With “Snowmaggedon” a distant memory and warm spring breezes starting to blow, thoughts turn to sprucing up the old homestead. Maybe a new roof after a hard winter or some new landscaping? Whatever it is that catches your fancy, homeowners looking to remodel their homes should be on high alert for con artist contractors floating through neighborhoods this spring. Unlicensed and unqualified “contractors” tend to go door to door to take advantage of of spring to-do lists offering services at cut-rate prices. Typically the net result is an inferior, unfinished, renovation project. In some cases, these con artist contractors simply take off with a deposit and abandon the project.
Berryville Police Chief, Neal White has had officers respond to several suspicious vehicles driving through neighborhoods in town and points out that Berryville has laws on the books to help protect citizens from these types of scams.
“The regulation in Town is that if someone is going door to door soliciting services they need to apply for a solicitation permit and provide identification. This way we have a record in case we get calls.”
The town also has regulations for people who are selling products door to door. Chief White went on to say, “The regulation for those actually selling items door to door is that they must apply for a business license and solicitation permit. So, if someone does come to your door selling a product or service they should be able to provide a copy of the Town solicitation permit. They are advised to keep it with them at all times and not to approach houses that are posted ‘No Solicitors’.”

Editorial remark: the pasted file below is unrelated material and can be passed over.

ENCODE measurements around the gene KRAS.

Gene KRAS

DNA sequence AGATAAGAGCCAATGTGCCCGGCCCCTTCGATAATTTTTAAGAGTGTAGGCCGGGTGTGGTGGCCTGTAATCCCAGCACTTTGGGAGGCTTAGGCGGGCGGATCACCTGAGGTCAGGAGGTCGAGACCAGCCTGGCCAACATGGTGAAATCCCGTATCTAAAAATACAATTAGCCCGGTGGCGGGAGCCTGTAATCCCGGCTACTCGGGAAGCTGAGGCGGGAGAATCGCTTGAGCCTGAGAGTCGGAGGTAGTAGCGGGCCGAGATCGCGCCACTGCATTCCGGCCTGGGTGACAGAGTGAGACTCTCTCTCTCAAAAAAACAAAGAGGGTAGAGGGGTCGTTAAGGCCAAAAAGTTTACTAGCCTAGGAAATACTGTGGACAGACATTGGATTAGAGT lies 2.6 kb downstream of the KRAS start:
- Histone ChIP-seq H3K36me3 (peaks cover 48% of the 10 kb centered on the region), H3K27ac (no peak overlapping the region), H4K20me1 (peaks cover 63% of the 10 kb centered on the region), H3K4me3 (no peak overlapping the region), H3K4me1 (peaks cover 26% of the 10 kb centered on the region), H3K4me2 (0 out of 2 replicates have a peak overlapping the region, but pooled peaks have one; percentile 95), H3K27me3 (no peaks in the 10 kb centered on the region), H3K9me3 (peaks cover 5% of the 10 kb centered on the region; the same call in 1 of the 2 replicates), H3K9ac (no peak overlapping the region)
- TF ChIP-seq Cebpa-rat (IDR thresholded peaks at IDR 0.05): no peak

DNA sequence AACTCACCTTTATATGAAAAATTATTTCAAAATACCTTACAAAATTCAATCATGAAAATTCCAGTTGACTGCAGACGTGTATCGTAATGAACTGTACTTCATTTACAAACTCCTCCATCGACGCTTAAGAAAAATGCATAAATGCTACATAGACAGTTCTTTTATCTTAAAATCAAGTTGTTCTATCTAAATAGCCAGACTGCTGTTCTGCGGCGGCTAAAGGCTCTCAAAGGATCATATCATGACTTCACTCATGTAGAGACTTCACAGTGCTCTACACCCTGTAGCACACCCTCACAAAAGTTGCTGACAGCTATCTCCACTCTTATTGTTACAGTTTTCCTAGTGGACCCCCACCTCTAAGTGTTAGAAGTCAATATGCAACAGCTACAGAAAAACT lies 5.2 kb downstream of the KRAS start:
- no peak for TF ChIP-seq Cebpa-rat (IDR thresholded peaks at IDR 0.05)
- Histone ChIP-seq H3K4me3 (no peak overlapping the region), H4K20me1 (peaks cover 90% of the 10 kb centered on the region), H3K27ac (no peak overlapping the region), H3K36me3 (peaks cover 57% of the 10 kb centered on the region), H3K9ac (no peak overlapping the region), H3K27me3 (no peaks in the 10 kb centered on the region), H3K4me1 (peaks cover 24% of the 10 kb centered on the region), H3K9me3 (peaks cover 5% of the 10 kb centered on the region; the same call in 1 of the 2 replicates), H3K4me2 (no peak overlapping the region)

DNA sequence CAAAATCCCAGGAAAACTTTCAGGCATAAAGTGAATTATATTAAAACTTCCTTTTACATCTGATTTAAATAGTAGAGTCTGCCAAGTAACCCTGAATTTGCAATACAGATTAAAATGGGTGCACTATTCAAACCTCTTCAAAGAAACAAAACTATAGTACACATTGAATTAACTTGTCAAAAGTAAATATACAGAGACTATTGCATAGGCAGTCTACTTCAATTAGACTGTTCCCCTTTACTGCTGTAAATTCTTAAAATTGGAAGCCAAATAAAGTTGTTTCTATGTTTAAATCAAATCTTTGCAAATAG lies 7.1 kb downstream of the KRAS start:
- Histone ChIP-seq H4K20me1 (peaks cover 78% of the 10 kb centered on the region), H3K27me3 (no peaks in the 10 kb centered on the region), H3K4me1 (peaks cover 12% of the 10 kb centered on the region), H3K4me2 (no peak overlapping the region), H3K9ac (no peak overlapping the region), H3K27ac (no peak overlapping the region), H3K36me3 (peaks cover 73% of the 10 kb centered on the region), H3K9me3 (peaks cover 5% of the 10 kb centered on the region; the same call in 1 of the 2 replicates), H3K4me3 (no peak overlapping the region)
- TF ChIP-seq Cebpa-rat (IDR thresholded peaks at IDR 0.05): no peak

According to the Better Business Bureau, home improvement is consistently one of the top five categories of businesses that receive the highest number of consumer complaints each year. Complaints about home improvement contractors typically include high-pressure sales tactics, confusion over contract terms, poor workmanship, incomplete job performance, and over-charging.
Consumers should be wary of less-than-reputable or unqualified contractors who promise a variety of services at cut-rate prices. They may show up at your door, or put fliers in your mailbox. All it takes is a business card, a cell phone, and a hand full of flyers for someone to represent themselves as a legitimate contracting business.
If you are considering hiring one of these door to door contractors, ask them to show you their solicitation permit. If they are legitimate they should have taken the time to file with the town. Also, ask them for license and insurance information and get local references that you can verify. Any qualified contractor should be able to provide addresses and phone numbers of satisfied clients in your neighborhood. Take the time to call the references or inspect comparable work that the contractor has performed.
Don’t let these traveling con artists deter you from seeking help with your projects. There are many talented and qualified contractors in our area. Take the time to find the right one for your project. If someone shows up on your doorstep with a price that sounds to good to be true, it probably is.